We observe that the dial arrangement, whether we talk about the unusual handwriting typography (from one of the designer’s sketches) or colours used, definitely brings a bold and casual touch. It is certainly quite rare in traditional watchmaking.
I must admit that I didn’t notice this “uniqueness” from the first press pictures we could see back then. However, in the metal, it’s definitely a very nice move as it isn’t something attracting all the attention. It remains a detail and I think it’s good it was balanced that way. I’m pretty sure someone who holds the watch for the first time, misses this detail.
How does it wear then? Well, right after I put it on, I was very surprised to feel how light the watch was, I imagine thanks to the use of steel instead of precious metal. That’s the first very appealing impression I had, a little like when trying on a Titanium watch. Together with the back’s shape, it provides a very comfortable feeling which is, again, one of Patek’s signatures, even with heavier complicated or Platinum-made pieces.
Whereas it is traditional in some ways, it definitely walks on the smart-casual side of the road. These last years, the brand has worked on finding new lines and ways to make a watch for today. It freed itself from the 1980’s or 1990’s styling as they did previously, from a period to the next one. Patek travels from Europe or North America to other places in the world. This is even tougher knowing this is a traditional field in which Patek is known for its conservative pieces.
Finally, the Calfskin strap is equipped with a steel prong buckle.
This new Weekly Calendar movement
Date complications are something the brand has developed for a long time now. It surely has a long legacy of Perpetual Calendars of course but also the invention of the current Annual Calendar (patented) in 1996, introduced with the 5035 reference (the 5146’s predecessor).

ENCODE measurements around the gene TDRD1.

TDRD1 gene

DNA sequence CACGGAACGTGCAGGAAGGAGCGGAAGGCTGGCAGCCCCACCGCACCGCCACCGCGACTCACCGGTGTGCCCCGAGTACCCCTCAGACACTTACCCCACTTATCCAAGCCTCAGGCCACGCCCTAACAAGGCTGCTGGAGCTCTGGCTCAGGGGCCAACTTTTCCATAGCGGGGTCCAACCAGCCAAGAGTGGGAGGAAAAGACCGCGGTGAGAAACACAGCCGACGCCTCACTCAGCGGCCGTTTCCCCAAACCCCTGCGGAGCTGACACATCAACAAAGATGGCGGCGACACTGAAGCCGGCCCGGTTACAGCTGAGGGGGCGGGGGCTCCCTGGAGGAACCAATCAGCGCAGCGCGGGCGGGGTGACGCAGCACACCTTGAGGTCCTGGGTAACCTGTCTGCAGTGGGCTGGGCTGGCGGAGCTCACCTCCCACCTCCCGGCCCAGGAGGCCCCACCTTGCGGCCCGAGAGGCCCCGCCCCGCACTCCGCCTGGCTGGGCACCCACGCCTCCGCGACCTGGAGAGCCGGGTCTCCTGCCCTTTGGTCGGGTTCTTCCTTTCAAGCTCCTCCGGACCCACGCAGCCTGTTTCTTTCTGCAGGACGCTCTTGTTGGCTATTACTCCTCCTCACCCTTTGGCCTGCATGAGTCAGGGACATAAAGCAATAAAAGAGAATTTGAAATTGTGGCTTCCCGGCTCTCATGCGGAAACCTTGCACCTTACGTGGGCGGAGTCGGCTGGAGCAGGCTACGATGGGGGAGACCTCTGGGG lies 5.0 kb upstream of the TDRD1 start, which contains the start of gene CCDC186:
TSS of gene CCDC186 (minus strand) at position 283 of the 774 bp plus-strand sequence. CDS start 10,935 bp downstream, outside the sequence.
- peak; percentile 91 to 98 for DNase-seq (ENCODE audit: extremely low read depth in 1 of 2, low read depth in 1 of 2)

However, not only this 5212 calendar complication brings another useful function to the ones we knew historically (for some people) but it’s combined with a base caliber that is a new very interesting step forward in their automatic-wind lineage. Indeed, the caliber integrated in this model is the new automatic 26-330 S (Seconde centrale = central second) C (Calendar = date) J (Jour = day) SE (Semaine = week), an evolution from the previous 324 generation.
You may want to read the article on the 26-330 to understand what major improvements this calibre offers, here:
But here are summarized some of its clever innovations (detailed also in the linked article just above):
- A patented anti-backlash wheel in order to control the second hand vibrations and energy wastes;
- A Stop-second feature;
- Efficiency and longevity of the winding mechanism were improved by the addition of a declutching wheel (while rotor is moving), a reduction wheel (to uncouple the automatic winding when manually-wound) and a new Stop-click spring when the main barrel is charged.
It has a max. 45 hours power reserve with a 28,800 vph beat, token of steadiness.
– About this “week” indicator –
In Europe for instance, it’s an indication used mainly in companies to plan events like financial deadlines, production cycles…. It is simpler to schedule compared to a specific day & date indication, especially when the precise day isn’t known yet.
A week starts on Monday as a standard base for a total of 52 weeks (or 53 every 5 or 7 years, taken into account in the movement’s design).
– Semi-integrated weekly calendar mechanism –
A specific plate was developed to sustain this additional feature (a mere 1.52mm height, with an additional 92 parts). As you might remember, when the 5930G was introduced (mono-counter Chronograph + World Time), the brand already conceived a special plate which ended to be the same part as the dial itself, leading to a room gain.
This leads to optimizing thickness by limiting unused spaces. I think we can recognize here again the efforts of Patek to make slimmer watches. It’s indeed easier to put complications in a big case. Hence, I think that miniaturization is a kind of complication on its own (the 5175 GrandMaster Chime being the ultimate know-how experience for the brand).